In the meantime, Exeter is discussing the project's progress with the supreme leader of his planet. As it turns out, Exeter and his entourage are aliens from another planet, thereby explaining the advanced technology and their appearance. The supreme leader orders Exeter and Brack to destroy the Estate, bring the scientists to their home planet, and subject them to mind control. Exeter objects to using mind control on the humans because he feels they would work better for their cause if their minds were free. Brack goes about the destruction plan while Exeter pleads his case to the supreme leader.

Exeter and Brack.

Ruth and Cal are airborne in the small plane when the same green light appears again, and this time it drags the aircraft into an alien spaceship. The airplane lands inside a large hanger aboard the alien ship, and both of them exit the plane. Shortly they met up with Exeter, and he explains the true purpose of the project. Exeter tells both Ruth and Cal that he is from another world outside Earth's solar system and his homeworld is dying. His Planet, Metaluna, is at war with another world, and the shield around his homeworld is weakening. Therefore the need for Nuclear scientists has become paramount to Metaluna's survival. Meacham and Adams are held captive about the ship and find themselves on the way to Metaluna.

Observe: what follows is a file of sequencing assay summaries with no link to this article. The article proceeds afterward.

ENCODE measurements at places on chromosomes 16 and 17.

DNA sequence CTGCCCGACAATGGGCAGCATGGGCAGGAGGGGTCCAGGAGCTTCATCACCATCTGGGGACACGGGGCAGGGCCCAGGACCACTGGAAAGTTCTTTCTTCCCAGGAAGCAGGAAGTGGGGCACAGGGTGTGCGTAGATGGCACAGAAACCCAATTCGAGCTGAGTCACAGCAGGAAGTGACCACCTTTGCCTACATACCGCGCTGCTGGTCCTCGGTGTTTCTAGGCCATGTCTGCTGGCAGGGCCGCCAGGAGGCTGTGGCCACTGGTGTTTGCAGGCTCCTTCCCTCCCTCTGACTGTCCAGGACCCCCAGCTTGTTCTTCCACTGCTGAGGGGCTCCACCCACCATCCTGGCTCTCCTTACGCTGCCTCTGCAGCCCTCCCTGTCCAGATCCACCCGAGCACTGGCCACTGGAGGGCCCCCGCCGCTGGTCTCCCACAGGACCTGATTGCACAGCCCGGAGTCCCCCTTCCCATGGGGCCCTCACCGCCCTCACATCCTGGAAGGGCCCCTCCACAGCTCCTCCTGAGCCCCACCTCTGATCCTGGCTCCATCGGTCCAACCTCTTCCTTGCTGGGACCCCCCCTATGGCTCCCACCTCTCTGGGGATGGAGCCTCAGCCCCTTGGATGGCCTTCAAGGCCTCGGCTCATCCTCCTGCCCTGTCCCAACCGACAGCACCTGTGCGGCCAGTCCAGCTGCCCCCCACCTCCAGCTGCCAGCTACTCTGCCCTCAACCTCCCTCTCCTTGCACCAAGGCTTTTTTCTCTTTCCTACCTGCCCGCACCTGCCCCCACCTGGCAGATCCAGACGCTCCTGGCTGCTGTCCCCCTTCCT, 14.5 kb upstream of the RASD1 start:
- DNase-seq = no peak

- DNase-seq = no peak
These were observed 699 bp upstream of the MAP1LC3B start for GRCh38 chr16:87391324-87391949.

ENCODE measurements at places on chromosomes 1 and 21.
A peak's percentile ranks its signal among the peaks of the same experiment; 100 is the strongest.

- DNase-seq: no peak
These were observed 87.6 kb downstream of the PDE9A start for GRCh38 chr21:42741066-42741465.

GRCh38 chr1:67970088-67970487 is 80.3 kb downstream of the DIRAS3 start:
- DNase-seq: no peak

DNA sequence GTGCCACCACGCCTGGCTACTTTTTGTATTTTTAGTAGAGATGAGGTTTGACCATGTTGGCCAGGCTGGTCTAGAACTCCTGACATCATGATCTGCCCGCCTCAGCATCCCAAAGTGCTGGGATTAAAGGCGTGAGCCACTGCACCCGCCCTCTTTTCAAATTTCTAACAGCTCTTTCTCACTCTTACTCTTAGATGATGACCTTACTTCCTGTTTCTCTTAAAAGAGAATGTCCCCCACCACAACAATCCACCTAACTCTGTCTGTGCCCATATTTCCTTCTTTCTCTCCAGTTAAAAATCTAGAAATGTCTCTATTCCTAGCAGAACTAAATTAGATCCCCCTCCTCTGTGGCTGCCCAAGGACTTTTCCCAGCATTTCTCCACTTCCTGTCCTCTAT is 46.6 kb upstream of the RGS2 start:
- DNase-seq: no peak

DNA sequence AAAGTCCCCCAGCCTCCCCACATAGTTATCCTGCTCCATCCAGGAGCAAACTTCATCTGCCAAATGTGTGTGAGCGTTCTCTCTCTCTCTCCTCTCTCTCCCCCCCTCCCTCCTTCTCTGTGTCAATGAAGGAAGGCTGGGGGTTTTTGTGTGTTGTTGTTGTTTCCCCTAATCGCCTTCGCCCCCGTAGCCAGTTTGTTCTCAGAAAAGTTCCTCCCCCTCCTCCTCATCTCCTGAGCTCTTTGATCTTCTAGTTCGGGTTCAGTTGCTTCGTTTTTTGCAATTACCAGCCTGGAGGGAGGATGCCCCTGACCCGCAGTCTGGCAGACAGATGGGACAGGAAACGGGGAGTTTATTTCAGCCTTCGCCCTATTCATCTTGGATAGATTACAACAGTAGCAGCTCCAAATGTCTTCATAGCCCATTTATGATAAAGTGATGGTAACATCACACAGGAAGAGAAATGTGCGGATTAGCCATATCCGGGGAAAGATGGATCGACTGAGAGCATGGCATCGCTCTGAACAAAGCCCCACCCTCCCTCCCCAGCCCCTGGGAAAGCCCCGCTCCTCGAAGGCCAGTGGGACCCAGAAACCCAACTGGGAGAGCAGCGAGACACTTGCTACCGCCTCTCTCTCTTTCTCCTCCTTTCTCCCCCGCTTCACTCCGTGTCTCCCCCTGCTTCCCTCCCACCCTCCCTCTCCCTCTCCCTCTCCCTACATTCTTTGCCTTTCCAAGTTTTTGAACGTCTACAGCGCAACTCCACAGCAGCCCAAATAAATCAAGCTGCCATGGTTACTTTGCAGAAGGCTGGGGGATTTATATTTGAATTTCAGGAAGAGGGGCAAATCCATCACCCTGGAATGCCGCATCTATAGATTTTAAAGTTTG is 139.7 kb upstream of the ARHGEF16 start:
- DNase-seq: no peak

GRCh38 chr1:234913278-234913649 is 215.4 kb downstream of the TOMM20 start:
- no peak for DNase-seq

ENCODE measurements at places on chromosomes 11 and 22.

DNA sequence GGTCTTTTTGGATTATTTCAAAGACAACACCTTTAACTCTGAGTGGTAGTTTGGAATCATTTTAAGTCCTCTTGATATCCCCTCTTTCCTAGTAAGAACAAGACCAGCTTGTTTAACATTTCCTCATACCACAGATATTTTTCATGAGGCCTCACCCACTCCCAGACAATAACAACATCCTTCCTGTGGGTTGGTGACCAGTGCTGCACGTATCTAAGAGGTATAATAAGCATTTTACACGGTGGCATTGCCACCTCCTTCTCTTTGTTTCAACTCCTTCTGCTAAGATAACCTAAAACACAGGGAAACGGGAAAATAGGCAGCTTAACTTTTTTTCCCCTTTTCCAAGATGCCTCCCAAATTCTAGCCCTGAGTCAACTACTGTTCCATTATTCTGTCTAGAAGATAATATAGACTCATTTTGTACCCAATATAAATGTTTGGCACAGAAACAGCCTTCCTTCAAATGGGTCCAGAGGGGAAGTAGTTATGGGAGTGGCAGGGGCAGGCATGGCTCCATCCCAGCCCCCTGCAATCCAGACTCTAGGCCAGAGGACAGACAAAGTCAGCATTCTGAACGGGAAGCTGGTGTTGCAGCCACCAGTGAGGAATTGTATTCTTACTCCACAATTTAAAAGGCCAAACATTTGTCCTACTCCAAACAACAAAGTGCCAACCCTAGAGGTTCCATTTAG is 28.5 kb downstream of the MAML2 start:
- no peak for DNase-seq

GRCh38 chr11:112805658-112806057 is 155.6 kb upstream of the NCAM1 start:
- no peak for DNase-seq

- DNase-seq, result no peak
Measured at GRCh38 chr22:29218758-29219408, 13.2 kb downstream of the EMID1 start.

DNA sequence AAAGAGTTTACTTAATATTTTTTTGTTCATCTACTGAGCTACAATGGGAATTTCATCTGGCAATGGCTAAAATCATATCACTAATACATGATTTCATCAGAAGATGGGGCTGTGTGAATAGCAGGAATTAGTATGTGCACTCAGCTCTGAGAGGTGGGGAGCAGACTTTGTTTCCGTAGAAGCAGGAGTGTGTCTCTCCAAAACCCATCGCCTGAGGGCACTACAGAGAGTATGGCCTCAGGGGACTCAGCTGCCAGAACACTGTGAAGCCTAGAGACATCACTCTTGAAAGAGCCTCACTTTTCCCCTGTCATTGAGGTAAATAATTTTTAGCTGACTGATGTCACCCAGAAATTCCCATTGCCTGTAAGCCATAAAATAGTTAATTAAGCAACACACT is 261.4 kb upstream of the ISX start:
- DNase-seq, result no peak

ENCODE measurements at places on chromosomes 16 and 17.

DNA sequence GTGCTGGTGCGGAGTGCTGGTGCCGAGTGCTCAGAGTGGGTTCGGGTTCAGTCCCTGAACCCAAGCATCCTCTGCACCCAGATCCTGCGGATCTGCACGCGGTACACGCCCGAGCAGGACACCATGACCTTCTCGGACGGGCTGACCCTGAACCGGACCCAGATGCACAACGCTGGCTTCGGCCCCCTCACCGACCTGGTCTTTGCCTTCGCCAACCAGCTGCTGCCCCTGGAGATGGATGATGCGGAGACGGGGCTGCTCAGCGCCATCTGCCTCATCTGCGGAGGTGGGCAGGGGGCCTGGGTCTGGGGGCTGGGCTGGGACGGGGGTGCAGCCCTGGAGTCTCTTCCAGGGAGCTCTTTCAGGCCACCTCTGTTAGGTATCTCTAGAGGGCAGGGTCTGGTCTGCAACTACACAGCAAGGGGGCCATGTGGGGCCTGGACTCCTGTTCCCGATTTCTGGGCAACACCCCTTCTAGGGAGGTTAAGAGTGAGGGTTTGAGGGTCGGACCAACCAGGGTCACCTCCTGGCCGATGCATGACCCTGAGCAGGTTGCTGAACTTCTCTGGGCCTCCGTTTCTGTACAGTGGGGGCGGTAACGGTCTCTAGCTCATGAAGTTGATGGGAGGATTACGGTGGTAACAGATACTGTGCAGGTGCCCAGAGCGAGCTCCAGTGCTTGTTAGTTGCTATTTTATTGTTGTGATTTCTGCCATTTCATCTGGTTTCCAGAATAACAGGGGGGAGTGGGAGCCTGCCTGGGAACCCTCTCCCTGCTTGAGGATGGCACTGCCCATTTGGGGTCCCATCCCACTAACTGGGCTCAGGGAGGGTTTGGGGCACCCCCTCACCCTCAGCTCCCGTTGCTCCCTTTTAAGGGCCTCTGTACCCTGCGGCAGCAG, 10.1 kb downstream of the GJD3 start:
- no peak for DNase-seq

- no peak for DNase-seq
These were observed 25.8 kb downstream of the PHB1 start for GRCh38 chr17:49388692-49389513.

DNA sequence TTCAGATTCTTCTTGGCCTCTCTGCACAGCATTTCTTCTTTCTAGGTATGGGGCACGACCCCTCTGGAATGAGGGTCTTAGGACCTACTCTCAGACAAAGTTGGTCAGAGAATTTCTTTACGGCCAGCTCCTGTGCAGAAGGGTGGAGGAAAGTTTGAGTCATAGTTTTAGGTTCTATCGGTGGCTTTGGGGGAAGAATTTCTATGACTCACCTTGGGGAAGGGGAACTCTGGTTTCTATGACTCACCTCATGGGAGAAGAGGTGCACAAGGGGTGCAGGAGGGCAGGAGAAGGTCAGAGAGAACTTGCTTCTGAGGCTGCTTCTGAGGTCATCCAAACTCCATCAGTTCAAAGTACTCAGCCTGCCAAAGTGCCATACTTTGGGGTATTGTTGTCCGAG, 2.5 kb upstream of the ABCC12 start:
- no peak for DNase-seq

Metaluna.

Exeter takes Ruth and Cal to the main deck and prepares them for a long flight to Metaluna. They are required to say inside a conditioning chamber so their system can adjust to the heaver atmosphere of Metaluna. Once out, they witness an attack by the Zygons while in transit. Exeter explains the Zygons have rejected all attempts of making peace with Metaluna; the war itself has been endless. Later, the ship arrives at Metaluna, and we see a bleak world consumed by constant warfare from the Zygons. Meacham and Dr. Adams go before the Monitor, who is the supreme leader of the planet. The Monitor has absolute power; he gives the scientist a choice of either co-operate or face lobotomy. Exeter objects to the use of force and argues with the Monitor. Then there is an attack by the Zygons, which causes some disruptions, thus allowing the group to escape.